Business

Economics Trumps All: A Look at the Huawei Trade Ban

Yes, we’re talking about the US declaring war on Huawei. The world’s biggest superpower declaring war on the world’s biggest technology company. The two players on both sides of this warped sea saw make for an incredulous disbalance. Country versus a company. If Orwell were alive, he would recount all the citations in 1984 and declare this to be on the path to WWIII.

There are essentially two parts to a smartphone: the hardware and the software. While the hardware involves manufacturing and procurement of components, the software is where the war is fought. It may take a little time, but Huawei and other Chinese phone manufacturers can certainly source their hardware requirements from closer to home. But if China’s entire population, all of whom already use native Chinese services and apps, moves from Android and iOS platforms to a locally developed platform, the American companies will have a lot more to lose in the trade war.

Huawei purchased $50 billion worth of components last year of which $11 billion were bought from American businesses. Fab manufacturing is expensive and needs big sales to remain sustainable. The ban will slow down Qualcomm’s plans for its 5G rollout, which will have a catalytic effect on the entire futuristic ecosystem that is growing on a very specific trajectory.

If China increases tariffs or puts a ban on assembly of American phones, it will hit the US where it hurts most: in the consumer’s wallet. The economic hit to an American company and consumers as a result of this trade war will be, to borrow a quote from Trump, will be ‘huge’.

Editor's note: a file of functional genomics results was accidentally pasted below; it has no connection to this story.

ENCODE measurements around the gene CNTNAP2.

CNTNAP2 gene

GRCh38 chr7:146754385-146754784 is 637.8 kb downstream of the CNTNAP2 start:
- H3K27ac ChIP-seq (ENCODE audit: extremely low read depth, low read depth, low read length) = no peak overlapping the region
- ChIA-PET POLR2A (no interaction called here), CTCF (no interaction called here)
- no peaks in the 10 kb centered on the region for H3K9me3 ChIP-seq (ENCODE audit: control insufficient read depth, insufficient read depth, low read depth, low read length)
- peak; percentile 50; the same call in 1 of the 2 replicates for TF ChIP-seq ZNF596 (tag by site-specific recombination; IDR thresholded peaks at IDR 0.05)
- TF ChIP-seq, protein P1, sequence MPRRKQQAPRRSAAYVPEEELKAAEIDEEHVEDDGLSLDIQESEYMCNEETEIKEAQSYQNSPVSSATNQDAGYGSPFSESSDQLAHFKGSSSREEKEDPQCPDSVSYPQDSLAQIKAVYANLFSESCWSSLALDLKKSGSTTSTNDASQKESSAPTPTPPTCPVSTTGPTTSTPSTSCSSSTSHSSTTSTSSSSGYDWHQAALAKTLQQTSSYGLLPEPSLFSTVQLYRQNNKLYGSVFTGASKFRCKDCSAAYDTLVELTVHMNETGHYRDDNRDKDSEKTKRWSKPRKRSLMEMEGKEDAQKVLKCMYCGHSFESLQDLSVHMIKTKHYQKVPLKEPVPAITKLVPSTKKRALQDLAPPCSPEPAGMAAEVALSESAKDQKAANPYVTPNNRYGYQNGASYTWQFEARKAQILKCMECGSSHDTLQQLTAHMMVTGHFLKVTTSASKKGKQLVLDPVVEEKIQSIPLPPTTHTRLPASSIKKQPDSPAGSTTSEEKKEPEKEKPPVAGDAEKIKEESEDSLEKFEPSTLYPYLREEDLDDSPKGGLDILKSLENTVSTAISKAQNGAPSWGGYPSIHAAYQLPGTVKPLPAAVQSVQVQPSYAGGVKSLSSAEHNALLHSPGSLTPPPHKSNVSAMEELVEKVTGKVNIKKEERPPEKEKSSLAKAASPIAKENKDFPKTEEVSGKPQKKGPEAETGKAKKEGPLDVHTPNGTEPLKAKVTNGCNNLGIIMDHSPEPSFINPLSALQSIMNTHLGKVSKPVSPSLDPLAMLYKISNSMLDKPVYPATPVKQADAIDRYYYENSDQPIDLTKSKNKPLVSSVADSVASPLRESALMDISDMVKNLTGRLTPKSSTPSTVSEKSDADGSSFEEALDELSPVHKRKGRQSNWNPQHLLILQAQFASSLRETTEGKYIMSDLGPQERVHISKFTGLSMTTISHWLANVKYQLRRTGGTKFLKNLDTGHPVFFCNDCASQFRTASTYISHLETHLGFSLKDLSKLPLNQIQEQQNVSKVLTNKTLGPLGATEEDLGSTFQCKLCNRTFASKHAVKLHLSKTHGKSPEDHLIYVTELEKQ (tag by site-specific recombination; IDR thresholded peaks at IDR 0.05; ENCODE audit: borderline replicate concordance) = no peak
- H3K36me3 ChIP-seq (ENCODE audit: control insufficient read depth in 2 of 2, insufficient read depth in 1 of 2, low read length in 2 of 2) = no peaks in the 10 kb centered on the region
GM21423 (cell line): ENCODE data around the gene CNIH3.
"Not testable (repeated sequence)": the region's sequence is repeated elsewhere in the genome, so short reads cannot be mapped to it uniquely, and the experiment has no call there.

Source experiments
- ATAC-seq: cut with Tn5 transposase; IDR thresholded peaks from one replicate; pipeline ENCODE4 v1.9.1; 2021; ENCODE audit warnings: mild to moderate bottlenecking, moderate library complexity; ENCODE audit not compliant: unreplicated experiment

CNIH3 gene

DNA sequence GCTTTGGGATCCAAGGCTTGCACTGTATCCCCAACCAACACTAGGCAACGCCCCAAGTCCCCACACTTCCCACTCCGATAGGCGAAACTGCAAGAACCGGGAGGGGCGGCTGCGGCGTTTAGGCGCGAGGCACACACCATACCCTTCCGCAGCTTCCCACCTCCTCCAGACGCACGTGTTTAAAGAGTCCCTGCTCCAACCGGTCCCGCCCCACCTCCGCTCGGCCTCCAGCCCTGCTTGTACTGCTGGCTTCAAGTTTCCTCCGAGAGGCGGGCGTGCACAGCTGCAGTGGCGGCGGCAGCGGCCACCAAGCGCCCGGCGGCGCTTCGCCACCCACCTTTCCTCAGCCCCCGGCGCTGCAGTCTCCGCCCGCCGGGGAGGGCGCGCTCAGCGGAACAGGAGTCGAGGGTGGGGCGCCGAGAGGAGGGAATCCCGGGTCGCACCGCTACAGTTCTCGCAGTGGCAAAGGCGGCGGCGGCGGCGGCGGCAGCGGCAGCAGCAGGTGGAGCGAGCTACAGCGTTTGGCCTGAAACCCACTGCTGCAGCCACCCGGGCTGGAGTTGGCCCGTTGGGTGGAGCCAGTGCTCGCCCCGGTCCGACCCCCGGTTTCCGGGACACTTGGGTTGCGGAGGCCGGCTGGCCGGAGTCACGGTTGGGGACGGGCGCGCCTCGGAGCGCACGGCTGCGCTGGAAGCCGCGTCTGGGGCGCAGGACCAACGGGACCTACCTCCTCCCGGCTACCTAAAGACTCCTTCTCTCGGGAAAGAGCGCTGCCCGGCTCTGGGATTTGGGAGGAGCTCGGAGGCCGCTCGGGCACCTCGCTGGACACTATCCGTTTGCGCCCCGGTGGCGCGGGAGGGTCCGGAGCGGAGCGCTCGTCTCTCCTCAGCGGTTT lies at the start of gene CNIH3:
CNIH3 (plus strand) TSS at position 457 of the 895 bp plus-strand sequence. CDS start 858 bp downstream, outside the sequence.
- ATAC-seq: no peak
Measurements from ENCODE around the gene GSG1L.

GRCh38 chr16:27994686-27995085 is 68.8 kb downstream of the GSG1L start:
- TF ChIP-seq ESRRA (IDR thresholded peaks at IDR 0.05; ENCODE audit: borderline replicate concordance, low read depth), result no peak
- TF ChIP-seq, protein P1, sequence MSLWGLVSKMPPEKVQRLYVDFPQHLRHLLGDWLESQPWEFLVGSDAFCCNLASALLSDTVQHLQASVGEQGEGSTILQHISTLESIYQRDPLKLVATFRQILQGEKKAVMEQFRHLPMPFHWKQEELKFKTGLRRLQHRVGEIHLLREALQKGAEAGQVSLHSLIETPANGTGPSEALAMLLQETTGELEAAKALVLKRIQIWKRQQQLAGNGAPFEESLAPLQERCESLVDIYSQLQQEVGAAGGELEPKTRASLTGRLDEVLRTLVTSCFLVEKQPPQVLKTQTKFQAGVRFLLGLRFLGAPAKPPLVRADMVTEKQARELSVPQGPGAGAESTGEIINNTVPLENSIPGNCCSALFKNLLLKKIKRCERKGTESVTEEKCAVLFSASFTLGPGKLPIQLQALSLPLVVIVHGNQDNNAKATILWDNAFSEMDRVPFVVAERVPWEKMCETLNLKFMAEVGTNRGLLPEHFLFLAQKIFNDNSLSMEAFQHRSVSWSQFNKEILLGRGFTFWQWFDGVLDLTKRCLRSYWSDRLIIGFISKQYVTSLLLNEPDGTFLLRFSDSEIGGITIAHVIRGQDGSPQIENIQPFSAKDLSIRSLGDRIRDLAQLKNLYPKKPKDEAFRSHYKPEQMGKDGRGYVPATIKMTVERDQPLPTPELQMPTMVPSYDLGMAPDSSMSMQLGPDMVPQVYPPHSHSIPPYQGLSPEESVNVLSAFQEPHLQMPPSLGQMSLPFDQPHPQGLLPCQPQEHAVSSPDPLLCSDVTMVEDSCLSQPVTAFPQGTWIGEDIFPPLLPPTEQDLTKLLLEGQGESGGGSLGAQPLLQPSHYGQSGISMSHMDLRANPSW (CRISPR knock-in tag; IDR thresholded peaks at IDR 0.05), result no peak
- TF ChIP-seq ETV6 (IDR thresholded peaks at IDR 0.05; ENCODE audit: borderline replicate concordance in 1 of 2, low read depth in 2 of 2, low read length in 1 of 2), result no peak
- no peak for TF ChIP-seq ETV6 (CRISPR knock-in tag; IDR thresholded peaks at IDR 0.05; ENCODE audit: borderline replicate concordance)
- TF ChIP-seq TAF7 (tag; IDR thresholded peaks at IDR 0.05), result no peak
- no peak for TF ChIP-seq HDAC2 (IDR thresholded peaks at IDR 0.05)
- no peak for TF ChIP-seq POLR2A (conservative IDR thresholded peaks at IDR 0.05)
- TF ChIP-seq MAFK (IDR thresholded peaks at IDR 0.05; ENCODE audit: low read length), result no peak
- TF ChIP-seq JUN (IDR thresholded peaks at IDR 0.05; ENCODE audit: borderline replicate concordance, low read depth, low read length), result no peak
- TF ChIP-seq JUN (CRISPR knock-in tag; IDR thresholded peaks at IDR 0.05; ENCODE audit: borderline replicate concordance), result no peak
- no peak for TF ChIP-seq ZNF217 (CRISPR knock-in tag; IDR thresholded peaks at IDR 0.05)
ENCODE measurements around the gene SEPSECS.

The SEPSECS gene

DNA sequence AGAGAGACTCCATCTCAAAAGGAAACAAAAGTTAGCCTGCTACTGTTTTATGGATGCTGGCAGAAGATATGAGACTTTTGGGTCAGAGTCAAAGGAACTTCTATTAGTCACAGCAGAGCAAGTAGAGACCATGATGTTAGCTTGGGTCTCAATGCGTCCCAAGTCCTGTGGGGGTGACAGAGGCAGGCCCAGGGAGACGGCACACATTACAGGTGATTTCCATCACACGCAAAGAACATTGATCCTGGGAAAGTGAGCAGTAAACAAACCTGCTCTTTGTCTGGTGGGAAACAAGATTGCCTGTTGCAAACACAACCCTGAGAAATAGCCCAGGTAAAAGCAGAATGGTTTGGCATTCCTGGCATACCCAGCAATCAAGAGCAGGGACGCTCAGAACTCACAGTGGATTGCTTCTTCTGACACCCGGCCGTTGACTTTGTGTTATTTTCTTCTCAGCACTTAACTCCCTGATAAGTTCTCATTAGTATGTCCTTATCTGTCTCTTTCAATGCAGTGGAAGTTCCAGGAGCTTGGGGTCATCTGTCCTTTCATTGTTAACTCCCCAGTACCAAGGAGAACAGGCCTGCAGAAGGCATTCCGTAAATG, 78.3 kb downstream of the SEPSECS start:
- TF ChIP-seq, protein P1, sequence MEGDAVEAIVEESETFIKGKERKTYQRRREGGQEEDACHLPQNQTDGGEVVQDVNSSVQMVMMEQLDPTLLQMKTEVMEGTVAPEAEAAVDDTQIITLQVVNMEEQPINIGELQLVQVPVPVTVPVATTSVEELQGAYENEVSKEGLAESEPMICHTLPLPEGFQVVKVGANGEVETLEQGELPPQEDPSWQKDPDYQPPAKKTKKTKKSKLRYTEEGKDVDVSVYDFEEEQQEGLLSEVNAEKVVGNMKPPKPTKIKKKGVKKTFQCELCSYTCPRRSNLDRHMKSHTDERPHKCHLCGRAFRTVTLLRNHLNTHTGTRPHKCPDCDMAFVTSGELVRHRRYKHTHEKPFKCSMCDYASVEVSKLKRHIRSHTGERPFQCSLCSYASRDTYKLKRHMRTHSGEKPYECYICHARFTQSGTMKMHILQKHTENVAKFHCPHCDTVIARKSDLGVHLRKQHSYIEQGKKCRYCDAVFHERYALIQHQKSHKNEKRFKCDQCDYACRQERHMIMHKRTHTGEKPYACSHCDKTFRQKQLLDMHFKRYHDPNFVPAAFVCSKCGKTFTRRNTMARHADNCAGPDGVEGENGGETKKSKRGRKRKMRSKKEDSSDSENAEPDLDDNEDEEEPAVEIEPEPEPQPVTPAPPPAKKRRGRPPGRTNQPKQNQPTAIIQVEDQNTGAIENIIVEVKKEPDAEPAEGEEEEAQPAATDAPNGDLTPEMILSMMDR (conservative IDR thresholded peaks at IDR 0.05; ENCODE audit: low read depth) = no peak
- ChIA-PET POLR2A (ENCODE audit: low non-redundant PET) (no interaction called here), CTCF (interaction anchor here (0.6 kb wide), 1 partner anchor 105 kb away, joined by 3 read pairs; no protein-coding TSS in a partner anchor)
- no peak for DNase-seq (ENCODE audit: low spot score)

While a lot of has been written about the issue, perhaps one thing that hasn’t been said enough is this: Huawei isn’t the first company to be accused to be a security threat to the US. If the accusation is that China is tapping into Huawei devices to spy on citizens, isn’t every company doing the same? Google, Facebook, WhatsApp and every other social media platform that has a large userbase. Don’t intelligence agencies encourage such growth to make their own surveillance better? While China may or may not be spying, Russia already did and it’s taken 2 years for the US to take no action.

Huawei is China’s biggest smartphone vendor and outside the country, Huawei is one of the more Chinese consumer brands. What is interesting to note is that US smartphone manufacturers are more dependent on Huawei than the other way around. Despite the fact that Google backed away from Huawei like the plague, Huawei will make a comeback because it all comes down to numbers. China is far more resilient, cost-effective and efficient than the US when it comes to manufacturing. There may not be as much quality or innovation, but the economics trumps all.

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